Screenwriter, First Lady of Ukraine Olena Zelenska has been reluctant to move behind the scenes to the front of the political stage, but since the Russian invasion, she has continued to raise her voice for her people.
Unlike Volodymyr Zelensky, one of the country’s most famous comedians before he was elected president in 2019, his 44-year-old wife has been reluctant to take up public office.
At the beginning of the Russian offensive, she spent several weeks in hiding, moving from one cover to another as troops from Moscow approached Kyiv.
Since then, the graceful, long-haired blonde and reserved, close-to-classic blonde has made a strong comeback with the onslaught of international glamour, addressing the US Congress this week to demand more Western support for Ukraine.
“Help us put an end to this terrorism against Ukrainians,” she pleaded with the American actors at the end of tears by showing them personally photos of disabled children, four months after her husband’s video-intervention.
Ms. Zelenska noted that she was the first wife of a foreign leader to address Congress, to which she was given a standing ovation.
However, the art of diplomacy did not come naturally to him.
“I’ve always been a non-public figure and don’t like the extra attention I’ve been given,” she told Elle magazine a few months before the invasion.
She added, “In my two and a half years as First Lady, many things have changed for me (…) I realize that fate has given me a unique opportunity to connect with people.”
An architecture graduate, Olena Kiachko by her maiden name, grew up in Kryvy Rig, in central Ukraine, where her husband is also from.
The couple met when they were 17, their friendship blossomed and turned into a romantic relationship as they began their career in the entertainment industry, he was a comedian and she is a joke writer.
– ‘I won’t panic’ –
They married in 2003 before moving to Kyiv, and they had Oleksandra, now 17, and younger brother Kirillo, 9.
Unknown to the public about her husband’s election in 2019 and very happy as such, Olena Zelenska confirmed during interviews that her husband did not warn her when he decided to run for president.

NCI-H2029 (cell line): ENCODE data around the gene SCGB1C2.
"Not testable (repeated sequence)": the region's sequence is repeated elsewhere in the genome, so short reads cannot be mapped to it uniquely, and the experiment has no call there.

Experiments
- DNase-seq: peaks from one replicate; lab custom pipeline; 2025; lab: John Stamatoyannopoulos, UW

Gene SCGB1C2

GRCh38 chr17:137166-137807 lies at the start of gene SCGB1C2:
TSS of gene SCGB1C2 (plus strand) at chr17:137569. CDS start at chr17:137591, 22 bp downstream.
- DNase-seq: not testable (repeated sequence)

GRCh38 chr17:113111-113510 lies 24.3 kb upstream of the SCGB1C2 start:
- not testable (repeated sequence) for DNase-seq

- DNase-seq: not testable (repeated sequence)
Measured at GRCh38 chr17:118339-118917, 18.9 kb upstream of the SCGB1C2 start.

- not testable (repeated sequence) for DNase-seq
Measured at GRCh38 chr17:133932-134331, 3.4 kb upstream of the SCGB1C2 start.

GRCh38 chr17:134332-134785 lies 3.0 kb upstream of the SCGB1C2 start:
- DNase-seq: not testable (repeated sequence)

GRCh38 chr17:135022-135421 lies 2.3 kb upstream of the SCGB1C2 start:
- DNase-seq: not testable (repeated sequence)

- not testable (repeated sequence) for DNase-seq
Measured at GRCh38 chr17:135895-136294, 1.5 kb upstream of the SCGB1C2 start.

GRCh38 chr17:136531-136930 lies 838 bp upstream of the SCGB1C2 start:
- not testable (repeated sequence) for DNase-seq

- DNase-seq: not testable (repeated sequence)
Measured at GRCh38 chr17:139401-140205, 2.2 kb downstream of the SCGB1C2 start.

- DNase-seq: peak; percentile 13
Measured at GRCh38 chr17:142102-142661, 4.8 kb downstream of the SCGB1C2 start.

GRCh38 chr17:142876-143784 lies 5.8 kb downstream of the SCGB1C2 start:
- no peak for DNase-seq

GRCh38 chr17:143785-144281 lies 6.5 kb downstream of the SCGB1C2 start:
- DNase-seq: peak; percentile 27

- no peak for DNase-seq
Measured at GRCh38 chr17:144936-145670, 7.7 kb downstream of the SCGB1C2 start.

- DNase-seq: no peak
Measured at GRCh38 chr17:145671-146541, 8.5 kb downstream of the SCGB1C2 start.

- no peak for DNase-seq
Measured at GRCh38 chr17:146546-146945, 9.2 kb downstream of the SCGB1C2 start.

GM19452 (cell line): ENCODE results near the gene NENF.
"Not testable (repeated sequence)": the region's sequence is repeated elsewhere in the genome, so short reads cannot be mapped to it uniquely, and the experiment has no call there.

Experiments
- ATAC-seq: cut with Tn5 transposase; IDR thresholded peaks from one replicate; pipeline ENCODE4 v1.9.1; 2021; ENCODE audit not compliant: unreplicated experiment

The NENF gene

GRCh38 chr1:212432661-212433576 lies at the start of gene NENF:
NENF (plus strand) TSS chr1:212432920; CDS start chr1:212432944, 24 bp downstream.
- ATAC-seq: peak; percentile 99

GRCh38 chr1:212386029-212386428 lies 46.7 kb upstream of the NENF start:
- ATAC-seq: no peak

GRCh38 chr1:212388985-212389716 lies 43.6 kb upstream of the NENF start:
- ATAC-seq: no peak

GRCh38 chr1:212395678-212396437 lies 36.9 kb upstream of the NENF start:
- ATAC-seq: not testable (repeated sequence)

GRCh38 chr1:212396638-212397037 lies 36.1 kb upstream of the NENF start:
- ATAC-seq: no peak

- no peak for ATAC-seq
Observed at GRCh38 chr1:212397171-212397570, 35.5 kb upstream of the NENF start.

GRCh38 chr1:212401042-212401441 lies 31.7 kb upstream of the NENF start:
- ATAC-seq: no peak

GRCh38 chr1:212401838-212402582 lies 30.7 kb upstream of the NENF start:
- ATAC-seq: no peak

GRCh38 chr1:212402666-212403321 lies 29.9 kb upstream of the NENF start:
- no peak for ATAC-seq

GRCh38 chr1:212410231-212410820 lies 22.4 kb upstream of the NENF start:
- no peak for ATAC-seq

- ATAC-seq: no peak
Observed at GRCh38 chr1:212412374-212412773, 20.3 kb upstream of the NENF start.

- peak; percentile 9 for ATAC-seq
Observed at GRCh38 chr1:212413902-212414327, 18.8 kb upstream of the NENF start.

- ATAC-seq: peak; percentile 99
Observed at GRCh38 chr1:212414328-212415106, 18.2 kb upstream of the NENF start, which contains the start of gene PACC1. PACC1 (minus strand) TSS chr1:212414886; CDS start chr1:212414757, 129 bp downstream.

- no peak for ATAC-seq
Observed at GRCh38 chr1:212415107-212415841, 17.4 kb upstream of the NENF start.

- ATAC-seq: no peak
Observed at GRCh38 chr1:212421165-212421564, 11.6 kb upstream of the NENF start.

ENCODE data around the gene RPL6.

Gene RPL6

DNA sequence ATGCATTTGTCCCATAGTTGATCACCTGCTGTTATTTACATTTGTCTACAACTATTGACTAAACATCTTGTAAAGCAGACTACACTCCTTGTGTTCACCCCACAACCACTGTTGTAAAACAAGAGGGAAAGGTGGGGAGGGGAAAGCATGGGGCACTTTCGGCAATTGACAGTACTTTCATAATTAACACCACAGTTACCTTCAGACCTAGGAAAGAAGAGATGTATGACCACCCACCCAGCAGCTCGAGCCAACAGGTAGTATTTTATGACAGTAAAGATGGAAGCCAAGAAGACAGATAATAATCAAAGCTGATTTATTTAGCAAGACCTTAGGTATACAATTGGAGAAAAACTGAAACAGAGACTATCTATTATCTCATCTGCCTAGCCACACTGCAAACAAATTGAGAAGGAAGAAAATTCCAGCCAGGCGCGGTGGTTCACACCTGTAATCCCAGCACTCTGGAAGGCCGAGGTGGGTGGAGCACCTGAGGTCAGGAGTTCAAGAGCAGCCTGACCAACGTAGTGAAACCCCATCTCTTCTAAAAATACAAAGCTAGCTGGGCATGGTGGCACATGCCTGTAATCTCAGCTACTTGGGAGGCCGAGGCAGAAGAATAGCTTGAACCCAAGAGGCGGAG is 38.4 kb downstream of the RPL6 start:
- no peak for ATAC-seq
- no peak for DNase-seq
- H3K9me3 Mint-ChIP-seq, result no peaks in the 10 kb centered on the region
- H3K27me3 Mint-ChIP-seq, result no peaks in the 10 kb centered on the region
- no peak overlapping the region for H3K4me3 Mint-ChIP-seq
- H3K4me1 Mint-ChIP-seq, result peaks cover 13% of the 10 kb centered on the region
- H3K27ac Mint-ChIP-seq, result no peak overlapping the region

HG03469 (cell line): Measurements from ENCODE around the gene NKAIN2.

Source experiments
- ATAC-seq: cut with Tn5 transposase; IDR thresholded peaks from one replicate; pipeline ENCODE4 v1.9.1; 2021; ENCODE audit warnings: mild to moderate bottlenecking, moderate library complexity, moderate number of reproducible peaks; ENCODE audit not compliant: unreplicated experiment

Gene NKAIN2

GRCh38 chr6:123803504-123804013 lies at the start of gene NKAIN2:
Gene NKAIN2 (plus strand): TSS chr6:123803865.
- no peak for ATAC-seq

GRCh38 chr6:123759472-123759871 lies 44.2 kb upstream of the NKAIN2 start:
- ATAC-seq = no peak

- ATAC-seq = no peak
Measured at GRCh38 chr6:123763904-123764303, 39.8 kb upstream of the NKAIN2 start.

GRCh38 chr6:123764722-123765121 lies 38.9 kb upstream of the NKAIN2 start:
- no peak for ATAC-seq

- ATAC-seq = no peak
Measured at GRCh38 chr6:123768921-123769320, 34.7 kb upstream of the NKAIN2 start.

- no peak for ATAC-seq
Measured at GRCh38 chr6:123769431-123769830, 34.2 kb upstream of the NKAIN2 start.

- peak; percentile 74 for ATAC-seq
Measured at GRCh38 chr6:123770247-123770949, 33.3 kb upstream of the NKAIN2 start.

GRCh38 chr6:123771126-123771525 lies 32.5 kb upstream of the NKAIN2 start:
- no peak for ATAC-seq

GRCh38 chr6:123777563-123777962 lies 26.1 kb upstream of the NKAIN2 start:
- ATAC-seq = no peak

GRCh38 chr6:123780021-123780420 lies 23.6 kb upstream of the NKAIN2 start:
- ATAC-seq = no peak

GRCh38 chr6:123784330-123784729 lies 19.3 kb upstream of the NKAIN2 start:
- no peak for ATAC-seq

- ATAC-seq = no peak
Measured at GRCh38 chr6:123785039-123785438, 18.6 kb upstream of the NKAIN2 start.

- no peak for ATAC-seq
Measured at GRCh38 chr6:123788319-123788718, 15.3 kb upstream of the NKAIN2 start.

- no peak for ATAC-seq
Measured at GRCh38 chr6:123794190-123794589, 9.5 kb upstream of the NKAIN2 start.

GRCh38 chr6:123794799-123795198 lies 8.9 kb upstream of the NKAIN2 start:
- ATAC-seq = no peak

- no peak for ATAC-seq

She learned the news like no one else: on social media and seemed uncomfortable during official events early in her tenure.
“He’s a duty person,” analyzes Anna Chaplegina, an etiquette specialist. “It’s not Michelle Obama,” much more comfortable in the spotlight, but rather “Kate Middleton making her debut” in the royal family.
“She never dreamed or aspired to be first lady and found herself there by chance – and in the midst of a planetary crisis,” Chaplegwina told AFP.
When she went to bed on February 23, the day before the invasion, Mrs. Zelenska did not know that she would not sleep next to her husband for several months.
While Volodymyr Zelensky was determined not to flee from the Russian forces, his wife hid with the children, suspending her campaigns for better school meals and the promotion of Ukrainian language and culture abroad.
“Today I will not panic and cry. I will be calm and confident,” she told her compatriots in a Facebook post that day. “My kids are watching me.”
– ‘More lives saved’ –
In the ensuing weeks, the family was able to see only Volodymyr Zelensky during his appearances on social media and the media.
Ms. Zelenska returns to the front of the stage during a meeting with US First Lady Jill Biden in western Ukraine on May 8.
Since then, the Ukrainian has filled her schedule with contacts with the wives of French, Israeli, Polish and Lithuanian leaders or even with speeches and interviews.
In the United States, it sparked pictures of lawmakers with pictures of Lisa Dmitrieva, a four-year-old girl she had met who was killed in a Russian raid last week in Vinnytsia, central Ukraine.
For Alyona Gutmanchuk, director of the Center for New Europe, a Kyiv think tank, Ms. Zelenska’s personal touch helped “reinforce the message” about the plight in her country.
“She spoke about humanitarian needs, which is a regular topic for the first lady, but she also showed that in the case of Ukraine, more military aid means more lives saved.”